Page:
Science And Technology
Ancient Chinese scientists and engineers made a lot of amazing innovations and technological developments in many disciplines, such as mathematics, engineering, military technology, medicine, natural sciences, astronomy, and geology.
While some inventions, such as the crossbow and abacus, appeared quite early, the majority of truly significant ones were developed during the Tang Dynasty.
- The invention of the crossbow during the Warring States, some 2500 years ago, changed the way wars and battles were led.
- Traditional Chinese medicine, both herbal medicine and acupuncture were practiced around 1000 BCE.
- Astronomy flourished in ancient China. In 2137 BCE, Chinese astronomers recorded a solar eclipse. It took them millennia to record a whole grouping of planets, but they finally did that in 500 BCE. Around 400 BCE, they made the Book of Silk that contained date about 29 comets that emerged over 300 years.
- The Great Wall of China is the largest monument of the advanced architecture of the Han Dynasty.
- Zhang Heng (78–139 CE), the Eastern Han scholar and astronomer, made several important discoveries. He catalogued 2,500 stars and over 100 constellations, developed a water-powered rotating armillary sphere, and build the world’s first seismological detector, or “Instrument for inquiring into the wind and the shaking of the earth.”
- Ma Jun (c.200–265 CE) was another amazing engineer. He worked for Emperor Ming of Wei, made him a puppet theatre, but also managed to construct mechanical chain pumps for irrigation of the gardens, enhanced the design of the silk loom, and mechanical compass. It was a complex mechanical device in the form of a chariot that pointed toward the south.
Four Great Inventions
Because of their great impact, four particular inventions have a special place in Chinese history, as well as the history of the world. These “Four Great Inventions” are the gunpowder, the compass, papermaking, and printing.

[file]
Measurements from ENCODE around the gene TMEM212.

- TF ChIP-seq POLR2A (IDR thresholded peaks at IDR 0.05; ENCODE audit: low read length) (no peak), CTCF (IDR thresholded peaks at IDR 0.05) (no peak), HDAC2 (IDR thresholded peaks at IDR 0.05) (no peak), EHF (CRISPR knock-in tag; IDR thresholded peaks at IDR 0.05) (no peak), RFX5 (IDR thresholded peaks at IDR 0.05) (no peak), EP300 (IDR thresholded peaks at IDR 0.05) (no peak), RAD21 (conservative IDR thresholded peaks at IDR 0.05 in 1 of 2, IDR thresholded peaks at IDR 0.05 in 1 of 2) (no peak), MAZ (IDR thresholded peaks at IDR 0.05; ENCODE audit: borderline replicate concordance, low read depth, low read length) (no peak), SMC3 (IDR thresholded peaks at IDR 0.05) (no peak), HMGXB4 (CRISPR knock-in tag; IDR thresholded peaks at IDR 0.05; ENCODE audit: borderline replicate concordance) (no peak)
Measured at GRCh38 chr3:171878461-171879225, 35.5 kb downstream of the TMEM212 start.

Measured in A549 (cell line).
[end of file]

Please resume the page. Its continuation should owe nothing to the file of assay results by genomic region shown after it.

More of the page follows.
- Paper and printing were among the first great developments in ancient China. Earliest samples of printed cloth patterns that archeologist found can be dated to before 220. Both mass printing and the production of paper appeared during the Tang Dynasty, the period widely recognized as the golden age of ancient China.
- Many generations of Chinese engineers worked on the discovery of the compass. The Louen-heng attested the magnetic attraction of a needle in the first century CE. However, we can only be sure that the Chinese used magnetized needles in 1086 when its use was recorded in literature.
- Alchemy was just as popular in ancient China as it was in the western world. During the Jin dynasty, somewhere around 300 CE, an alchemist named Ge Hong was very interested in the explosive chemical reactions that happen when pine resin, saltpeter (potassium nitrate), and charcoal are mixed together and heated.
He wrote an extensive record on his discovery in the books called the Book of the Master of the Preservations of Solidarity. Others were intrigued by the idea of creating gunpowder as well.
A book dated around 850 CE has a passage that says that various people experimented with mixing and heating realgar, sulfur, saltpeter, and honey. All these experiments, according to the book, resulted in flames, smoke, burnt hands and faces, and sometimes even houses burned to the ground.
These four inventions had a massive impact on the growth of Chinese civilization. They also had a large global impact. During the 13th century, the recipe and the use of gunpowder spread to the Arabs.
Shortly after that, Europeans started using it as well. As English philosopher Francis Bacon noticed, the discoveries of printing, the compass, and gunpowder changed the world. Printing changed literature, the compass enabled navigation and changed the way people travelled, and gunpowder changed global warfare.
During which dynasty did the majority of great technological innovations appear?
It was during the Tang Dynasty.
Which early invention changed warfare during the Warring States period?
It was the invention of the crossbow.
What was the name of the world’s first seismographic instrument?
Its constructor, Zhang Heng, called it the instrument for inquiring into the wind and the shaking of the earth
What were the four great inventions of ancient China?
Those were paper, printing, gunpowder, and the compass.